Sleep deprivation affects kids brains differently than adults, a new study shows.
I don’t need scientific evidence to tell me that sleep deprivation is bad for my health. With two young kids, two cats and a house on a busy road, I’m perpetually sleep-deprived. Many of us are. The Centers for Disease Control and Prevention (CDC) says 1 in 3 adults don’t get enough sleep, putting us at risk for serious health issues.
“Sleeping less than seven hours per day is associated with an increased risk of developing chronic conditions such as obesity, diabetes, high blood pressure, heart disease, stroke and frequent mental distress,” the CDC says.
Given this, it’s obvious why many parents try to make sure their kids get plenty of sleep. (That, and if naps get skipped, they turn into screaming little monsters.) But here’s another reason to let kids get their zzz’s: A new study says lack of sleep may be damaging to kids’ brains.
“The process of sleep may be involved in brain ‘wiring’ in childhood and thus affect brain maturation,” Salome Kurth, author of the study and a researcher at the University Hospital of Zurich (UHZ), told science daily. “This research shows an increase in sleep need in posterior brain regions in children.” (Specifically, the parietal and occipital lobes.) This is different than the effects of sleep deprivation in adults, where the effect is typically concentrated in the frontal regions of the brain.
Science Daily reports:
Supported by a large student team, Kurth and her colleagues … studied the effects of 50 percent sleep deprivation in a group of 13 children between the ages of 5 and 12 years. The team first measured the children’s deep sleep patterns during a normal night’s sleep. They then re-measured on another night after the researchers had kept the children up well past their bedtimes by reading and playing games with them.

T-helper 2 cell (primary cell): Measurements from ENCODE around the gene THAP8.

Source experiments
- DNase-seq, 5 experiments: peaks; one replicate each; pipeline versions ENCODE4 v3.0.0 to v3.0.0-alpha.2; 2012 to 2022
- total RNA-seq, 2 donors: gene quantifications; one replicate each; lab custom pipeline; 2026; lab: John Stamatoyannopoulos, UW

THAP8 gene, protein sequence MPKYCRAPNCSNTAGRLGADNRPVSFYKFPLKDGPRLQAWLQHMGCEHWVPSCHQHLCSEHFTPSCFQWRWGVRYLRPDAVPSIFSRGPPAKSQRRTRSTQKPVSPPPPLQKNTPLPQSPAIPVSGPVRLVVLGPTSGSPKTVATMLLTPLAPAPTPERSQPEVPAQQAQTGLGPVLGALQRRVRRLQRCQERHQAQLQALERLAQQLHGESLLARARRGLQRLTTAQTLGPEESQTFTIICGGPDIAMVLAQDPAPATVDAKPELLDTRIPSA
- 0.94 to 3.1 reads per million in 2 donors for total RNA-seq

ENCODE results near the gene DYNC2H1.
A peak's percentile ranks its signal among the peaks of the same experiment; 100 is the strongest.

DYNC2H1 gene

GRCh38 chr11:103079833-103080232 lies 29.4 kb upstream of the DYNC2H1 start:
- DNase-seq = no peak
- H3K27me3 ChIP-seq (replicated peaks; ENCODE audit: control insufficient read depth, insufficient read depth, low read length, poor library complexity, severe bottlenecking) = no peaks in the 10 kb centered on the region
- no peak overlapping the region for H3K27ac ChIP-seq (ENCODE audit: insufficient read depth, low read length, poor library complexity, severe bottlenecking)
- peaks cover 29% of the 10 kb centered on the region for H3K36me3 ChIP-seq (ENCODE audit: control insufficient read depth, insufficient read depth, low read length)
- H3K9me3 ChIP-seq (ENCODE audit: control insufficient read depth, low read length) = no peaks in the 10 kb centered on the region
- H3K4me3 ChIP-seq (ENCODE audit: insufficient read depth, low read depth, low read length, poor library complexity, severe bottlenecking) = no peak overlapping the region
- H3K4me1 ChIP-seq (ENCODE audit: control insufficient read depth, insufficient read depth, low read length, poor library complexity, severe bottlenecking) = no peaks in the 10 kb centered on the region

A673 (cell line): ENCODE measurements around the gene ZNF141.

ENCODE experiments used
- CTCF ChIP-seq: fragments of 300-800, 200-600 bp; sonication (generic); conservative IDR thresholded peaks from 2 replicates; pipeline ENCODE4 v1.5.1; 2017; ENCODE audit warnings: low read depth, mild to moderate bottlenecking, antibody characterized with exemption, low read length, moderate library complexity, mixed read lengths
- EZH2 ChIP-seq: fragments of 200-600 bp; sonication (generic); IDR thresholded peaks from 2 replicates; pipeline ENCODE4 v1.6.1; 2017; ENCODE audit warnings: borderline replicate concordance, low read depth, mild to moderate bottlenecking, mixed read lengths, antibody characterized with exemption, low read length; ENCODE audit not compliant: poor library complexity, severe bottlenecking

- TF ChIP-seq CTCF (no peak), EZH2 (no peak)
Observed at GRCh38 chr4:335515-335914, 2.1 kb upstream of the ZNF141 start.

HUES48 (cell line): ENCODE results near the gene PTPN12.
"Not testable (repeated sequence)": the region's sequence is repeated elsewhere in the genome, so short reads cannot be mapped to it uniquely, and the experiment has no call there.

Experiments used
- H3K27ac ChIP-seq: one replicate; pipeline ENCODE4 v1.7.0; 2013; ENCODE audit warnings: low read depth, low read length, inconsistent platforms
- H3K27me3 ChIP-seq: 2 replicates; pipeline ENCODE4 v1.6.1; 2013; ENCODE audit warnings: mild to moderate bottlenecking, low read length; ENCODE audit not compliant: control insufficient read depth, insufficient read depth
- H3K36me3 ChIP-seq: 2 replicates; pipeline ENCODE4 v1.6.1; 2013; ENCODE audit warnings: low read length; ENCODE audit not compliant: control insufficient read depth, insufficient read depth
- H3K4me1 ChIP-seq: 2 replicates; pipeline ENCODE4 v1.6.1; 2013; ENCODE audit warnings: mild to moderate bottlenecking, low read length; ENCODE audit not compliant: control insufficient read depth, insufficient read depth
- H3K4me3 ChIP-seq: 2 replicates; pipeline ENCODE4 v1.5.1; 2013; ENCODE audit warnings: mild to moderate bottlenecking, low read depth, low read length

As for sleep and the impact on brain development or “maturation,” as Ana said, it has to do with deep sleep and myelin content. Myelin is fatty white tissue that allows electrical information to travel quickly between brain cells.
“Our results show that the deep-sleep effect occurs specifically in a particular region of the brain and is linked to the myelin content,” sums up Kurth. According to the researcher, this effect might only be temporary, i.e. only occur during sensitive developmental phases in childhood or adolescence. The scientists assume that the quality of sleep is jointly responsible for the neuronal connections to develop optimally during childhood and adolescence.
How much sleep does your child need?
Here’s what the American Academy of Pediatrics and the American Academy of Sleep Medicine suggest for kids and sleep:
- Babies ages 4 months to one year: 12 to 16 hours a day, including naps
- Toddlers ages 1 to 2 years: 11 to 14 hours a day, including naps
- Kids ages 3 to 5: 10 to 13 hours a day, including naps
- Kids ages 6 to 12: 9 to 12 hours a night
Teens ages 13 to 18: 8 to 10 hours a night